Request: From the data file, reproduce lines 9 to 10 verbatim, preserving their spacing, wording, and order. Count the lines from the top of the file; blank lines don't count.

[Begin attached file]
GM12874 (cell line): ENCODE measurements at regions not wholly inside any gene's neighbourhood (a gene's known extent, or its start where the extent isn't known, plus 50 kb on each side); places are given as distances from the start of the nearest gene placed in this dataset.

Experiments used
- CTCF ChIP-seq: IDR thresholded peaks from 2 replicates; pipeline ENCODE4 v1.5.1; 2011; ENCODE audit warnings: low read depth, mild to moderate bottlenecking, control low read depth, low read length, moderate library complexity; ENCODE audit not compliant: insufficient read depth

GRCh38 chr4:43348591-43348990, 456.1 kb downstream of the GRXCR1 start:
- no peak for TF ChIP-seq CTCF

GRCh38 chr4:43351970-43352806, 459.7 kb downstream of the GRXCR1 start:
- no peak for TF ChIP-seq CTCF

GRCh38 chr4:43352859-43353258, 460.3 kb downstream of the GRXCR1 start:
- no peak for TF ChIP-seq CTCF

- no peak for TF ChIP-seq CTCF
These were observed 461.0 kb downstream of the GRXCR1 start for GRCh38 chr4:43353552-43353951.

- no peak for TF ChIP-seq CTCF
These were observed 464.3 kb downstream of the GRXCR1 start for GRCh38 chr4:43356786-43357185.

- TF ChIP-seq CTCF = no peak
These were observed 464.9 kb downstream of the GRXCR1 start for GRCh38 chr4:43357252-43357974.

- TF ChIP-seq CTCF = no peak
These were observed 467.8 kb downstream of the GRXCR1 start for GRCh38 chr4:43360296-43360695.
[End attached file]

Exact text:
- no peak for TF ChIP-seq CTCF

- no peak for TF ChIP-seq CTCF